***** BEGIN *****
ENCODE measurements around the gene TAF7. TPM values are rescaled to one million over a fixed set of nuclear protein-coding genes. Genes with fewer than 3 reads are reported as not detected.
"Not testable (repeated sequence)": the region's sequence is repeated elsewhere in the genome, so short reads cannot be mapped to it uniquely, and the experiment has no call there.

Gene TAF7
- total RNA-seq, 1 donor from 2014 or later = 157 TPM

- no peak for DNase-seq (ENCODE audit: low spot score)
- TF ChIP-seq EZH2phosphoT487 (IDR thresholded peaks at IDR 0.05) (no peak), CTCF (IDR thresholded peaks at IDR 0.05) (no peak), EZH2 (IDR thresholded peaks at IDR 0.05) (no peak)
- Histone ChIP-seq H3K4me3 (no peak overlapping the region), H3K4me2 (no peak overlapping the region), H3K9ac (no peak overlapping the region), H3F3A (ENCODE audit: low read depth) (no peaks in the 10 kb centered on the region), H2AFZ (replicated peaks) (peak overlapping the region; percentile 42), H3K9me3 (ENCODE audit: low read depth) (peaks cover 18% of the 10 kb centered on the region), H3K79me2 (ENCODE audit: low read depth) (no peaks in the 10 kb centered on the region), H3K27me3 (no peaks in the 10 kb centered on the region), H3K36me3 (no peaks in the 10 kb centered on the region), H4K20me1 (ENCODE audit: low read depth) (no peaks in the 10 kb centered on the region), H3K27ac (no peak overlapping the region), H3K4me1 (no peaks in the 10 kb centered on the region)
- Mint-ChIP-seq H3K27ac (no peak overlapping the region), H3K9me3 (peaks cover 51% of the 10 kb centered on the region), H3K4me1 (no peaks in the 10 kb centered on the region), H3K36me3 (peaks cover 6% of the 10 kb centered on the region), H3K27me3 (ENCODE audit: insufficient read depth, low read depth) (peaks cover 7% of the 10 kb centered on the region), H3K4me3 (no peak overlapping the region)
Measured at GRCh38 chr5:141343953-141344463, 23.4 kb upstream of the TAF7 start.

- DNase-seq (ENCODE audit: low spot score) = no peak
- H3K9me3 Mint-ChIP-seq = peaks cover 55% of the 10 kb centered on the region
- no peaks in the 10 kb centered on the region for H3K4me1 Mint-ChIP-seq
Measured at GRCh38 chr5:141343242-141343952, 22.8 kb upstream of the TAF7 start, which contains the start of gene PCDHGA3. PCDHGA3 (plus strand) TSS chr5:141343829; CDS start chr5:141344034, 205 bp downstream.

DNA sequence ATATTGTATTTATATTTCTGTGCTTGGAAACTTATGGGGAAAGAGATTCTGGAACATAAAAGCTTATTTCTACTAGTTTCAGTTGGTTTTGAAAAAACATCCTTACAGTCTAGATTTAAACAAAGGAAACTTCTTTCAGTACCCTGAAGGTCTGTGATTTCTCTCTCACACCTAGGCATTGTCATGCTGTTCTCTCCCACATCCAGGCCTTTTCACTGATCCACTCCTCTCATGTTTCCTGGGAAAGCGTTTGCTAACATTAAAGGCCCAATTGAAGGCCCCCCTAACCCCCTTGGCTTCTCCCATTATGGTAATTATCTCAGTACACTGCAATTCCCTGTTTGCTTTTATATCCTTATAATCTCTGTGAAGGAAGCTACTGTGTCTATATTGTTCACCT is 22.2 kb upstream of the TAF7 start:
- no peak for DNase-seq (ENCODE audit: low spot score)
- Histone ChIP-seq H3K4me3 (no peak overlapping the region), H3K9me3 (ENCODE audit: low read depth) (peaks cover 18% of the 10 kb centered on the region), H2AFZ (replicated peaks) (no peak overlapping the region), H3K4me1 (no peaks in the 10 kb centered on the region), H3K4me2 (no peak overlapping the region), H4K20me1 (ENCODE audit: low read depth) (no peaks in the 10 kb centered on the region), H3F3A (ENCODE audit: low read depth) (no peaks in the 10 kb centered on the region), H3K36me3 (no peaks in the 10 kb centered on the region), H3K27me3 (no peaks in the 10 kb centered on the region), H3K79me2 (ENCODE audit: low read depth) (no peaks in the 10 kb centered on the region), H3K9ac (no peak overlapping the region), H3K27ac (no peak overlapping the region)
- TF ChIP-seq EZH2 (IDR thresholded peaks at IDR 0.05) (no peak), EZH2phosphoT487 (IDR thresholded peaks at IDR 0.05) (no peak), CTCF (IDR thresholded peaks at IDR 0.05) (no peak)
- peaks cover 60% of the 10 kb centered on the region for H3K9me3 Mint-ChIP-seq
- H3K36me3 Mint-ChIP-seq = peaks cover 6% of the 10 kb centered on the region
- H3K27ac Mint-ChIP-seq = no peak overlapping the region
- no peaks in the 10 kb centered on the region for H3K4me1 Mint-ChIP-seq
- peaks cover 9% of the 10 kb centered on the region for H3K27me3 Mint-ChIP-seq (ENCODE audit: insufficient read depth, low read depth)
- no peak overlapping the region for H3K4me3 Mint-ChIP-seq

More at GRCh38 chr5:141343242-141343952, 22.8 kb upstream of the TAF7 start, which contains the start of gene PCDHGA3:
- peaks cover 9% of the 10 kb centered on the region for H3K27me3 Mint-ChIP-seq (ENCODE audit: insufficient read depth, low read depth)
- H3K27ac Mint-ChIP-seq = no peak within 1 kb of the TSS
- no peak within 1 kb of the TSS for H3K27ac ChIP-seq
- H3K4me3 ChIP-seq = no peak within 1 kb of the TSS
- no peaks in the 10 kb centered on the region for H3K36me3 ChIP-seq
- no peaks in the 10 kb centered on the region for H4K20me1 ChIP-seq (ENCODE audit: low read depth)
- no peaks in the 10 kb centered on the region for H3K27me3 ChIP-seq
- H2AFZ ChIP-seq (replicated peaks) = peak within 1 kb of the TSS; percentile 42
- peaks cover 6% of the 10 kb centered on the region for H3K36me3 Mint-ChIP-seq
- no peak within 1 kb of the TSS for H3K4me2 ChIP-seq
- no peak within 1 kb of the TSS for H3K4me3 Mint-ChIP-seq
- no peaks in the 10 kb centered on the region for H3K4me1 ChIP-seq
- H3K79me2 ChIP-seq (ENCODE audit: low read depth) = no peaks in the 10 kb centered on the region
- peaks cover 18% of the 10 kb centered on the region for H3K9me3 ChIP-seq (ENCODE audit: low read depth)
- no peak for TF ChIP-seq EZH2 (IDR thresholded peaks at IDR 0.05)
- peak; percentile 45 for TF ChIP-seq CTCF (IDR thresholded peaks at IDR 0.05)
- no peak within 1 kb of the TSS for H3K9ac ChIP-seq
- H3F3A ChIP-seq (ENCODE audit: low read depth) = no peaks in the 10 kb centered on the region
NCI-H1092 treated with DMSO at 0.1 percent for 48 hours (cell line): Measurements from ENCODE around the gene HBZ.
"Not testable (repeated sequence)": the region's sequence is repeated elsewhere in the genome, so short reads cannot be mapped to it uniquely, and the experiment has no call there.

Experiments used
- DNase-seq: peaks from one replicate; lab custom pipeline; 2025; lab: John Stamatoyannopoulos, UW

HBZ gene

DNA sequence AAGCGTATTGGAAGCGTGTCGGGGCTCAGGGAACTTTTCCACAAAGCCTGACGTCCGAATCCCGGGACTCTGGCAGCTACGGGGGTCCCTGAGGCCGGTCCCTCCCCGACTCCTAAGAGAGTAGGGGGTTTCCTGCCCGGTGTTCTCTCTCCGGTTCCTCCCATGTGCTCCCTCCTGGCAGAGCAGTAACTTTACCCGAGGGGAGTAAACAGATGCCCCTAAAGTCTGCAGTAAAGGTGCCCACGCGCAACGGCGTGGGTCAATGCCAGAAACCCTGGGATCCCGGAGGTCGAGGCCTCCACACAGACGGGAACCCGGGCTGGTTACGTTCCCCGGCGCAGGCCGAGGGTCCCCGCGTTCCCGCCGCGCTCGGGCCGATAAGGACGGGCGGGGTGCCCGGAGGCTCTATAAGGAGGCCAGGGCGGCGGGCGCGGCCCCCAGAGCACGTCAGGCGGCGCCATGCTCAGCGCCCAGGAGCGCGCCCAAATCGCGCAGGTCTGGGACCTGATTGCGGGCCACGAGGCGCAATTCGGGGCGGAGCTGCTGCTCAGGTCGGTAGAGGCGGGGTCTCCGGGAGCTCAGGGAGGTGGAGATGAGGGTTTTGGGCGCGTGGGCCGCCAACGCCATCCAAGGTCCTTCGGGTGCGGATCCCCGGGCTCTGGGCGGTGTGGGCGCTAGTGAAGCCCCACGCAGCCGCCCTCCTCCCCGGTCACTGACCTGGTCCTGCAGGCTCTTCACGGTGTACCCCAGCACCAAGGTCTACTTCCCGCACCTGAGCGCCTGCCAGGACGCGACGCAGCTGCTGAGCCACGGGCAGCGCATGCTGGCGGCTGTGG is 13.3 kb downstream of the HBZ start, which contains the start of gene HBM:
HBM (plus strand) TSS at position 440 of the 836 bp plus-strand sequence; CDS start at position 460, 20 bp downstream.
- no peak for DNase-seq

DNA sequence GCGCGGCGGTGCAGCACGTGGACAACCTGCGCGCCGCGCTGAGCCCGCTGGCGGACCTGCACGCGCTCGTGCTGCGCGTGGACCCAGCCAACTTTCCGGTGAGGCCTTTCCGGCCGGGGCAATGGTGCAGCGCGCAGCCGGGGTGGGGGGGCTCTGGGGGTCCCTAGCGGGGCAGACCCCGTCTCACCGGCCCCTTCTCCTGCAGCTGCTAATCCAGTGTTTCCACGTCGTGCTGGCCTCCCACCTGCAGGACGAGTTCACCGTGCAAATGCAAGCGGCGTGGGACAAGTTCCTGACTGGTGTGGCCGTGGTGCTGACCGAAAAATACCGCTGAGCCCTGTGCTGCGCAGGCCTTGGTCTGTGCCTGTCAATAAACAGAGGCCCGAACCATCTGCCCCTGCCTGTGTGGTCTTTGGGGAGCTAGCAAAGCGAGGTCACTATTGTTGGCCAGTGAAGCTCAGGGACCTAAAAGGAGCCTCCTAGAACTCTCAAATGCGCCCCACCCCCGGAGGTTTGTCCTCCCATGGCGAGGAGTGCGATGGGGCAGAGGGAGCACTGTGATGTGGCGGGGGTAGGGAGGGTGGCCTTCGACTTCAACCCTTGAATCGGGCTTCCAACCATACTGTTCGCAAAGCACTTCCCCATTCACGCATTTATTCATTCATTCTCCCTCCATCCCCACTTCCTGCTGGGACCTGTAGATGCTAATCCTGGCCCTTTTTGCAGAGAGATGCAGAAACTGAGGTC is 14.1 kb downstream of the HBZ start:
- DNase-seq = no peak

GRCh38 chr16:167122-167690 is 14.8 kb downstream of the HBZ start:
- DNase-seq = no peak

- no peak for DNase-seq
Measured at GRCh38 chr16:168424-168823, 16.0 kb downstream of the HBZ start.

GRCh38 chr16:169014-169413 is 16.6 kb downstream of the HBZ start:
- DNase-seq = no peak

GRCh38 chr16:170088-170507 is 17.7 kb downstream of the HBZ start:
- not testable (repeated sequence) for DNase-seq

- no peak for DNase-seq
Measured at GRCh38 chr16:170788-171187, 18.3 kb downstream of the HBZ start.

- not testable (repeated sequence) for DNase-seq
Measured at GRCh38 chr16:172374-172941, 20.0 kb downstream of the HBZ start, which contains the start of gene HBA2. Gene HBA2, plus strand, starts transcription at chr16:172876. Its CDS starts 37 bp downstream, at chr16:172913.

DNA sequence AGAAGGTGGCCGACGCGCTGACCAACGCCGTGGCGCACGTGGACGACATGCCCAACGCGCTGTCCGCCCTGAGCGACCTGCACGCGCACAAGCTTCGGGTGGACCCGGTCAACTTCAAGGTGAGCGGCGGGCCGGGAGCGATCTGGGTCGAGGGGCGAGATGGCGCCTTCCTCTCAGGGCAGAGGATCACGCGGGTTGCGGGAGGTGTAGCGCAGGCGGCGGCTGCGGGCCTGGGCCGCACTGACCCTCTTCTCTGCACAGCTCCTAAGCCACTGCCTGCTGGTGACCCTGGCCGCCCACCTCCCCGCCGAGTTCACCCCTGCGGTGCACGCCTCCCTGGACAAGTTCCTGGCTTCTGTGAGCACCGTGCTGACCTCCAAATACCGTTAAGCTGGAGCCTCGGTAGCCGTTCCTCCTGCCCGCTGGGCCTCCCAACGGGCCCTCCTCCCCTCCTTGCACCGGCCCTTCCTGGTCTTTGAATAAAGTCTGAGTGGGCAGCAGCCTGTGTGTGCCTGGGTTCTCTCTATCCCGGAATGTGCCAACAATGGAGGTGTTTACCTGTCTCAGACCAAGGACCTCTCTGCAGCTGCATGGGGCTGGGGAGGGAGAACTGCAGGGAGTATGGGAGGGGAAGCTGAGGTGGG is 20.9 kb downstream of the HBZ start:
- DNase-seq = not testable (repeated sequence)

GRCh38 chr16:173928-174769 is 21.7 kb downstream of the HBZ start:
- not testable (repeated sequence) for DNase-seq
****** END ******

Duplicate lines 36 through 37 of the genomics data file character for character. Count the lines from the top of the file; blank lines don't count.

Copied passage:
- no peaks in the 10 kb centered on the region for H3K4me1 ChIP-seq
- H3K79me2 ChIP-seq (ENCODE audit: low read depth) = no peaks in the 10 kb centered on the region